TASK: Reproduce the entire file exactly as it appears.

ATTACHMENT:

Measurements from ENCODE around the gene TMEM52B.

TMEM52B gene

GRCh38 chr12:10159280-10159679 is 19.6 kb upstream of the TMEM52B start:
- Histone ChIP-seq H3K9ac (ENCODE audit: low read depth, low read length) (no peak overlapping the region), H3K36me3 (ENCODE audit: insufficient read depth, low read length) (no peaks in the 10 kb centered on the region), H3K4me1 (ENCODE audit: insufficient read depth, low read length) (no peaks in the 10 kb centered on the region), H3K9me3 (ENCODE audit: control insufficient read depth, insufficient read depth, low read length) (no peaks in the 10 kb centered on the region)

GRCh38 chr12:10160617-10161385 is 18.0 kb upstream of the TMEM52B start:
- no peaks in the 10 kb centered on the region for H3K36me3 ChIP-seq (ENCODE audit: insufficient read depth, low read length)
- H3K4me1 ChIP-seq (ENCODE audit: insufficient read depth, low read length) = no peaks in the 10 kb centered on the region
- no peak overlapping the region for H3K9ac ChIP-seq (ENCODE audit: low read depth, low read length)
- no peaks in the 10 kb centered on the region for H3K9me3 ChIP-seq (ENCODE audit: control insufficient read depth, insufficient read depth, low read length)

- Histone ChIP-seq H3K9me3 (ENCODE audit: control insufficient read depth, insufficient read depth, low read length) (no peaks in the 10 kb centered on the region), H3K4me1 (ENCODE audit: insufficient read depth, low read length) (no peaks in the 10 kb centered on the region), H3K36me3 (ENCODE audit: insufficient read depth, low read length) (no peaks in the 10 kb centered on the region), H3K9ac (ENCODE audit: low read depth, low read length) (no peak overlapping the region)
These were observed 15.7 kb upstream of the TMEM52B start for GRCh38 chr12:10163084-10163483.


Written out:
Measurements from ENCODE around the gene TMEM52B.

TMEM52B gene

GRCh38 chr12:10159280-10159679 is 19.6 kb upstream of the TMEM52B start:
- Histone ChIP-seq H3K9ac (ENCODE audit: low read depth, low read length) (no peak overlapping the region), H3K36me3 (ENCODE audit: insufficient read depth, low read length) (no peaks in the 10 kb centered on the region), H3K4me1 (ENCODE audit: insufficient read depth, low read length) (no peaks in the 10 kb centered on the region), H3K9me3 (ENCODE audit: control insufficient read depth, insufficient read depth, low read length) (no peaks in the 10 kb centered on the region)

GRCh38 chr12:10160617-10161385 is 18.0 kb upstream of the TMEM52B start:
- no peaks in the 10 kb centered on the region for H3K36me3 ChIP-seq (ENCODE audit: insufficient read depth, low read length)
- H3K4me1 ChIP-seq (ENCODE audit: insufficient read depth, low read length) = no peaks in the 10 kb centered on the region
- no peak overlapping the region for H3K9ac ChIP-seq (ENCODE audit: low read depth, low read length)
- no peaks in the 10 kb centered on the region for H3K9me3 ChIP-seq (ENCODE audit: control insufficient read depth, insufficient read depth, low read length)

- Histone ChIP-seq H3K9me3 (ENCODE audit: control insufficient read depth, insufficient read depth, low read length) (no peaks in the 10 kb centered on the region), H3K4me1 (ENCODE audit: insufficient read depth, low read length) (no peaks in the 10 kb centered on the region), H3K36me3 (ENCODE audit: insufficient read depth, low read length) (no peaks in the 10 kb centered on the region), H3K9ac (ENCODE audit: low read depth, low read length) (no peak overlapping the region)
These were observed 15.7 kb upstream of the TMEM52B start for GRCh38 chr12:10163084-10163483.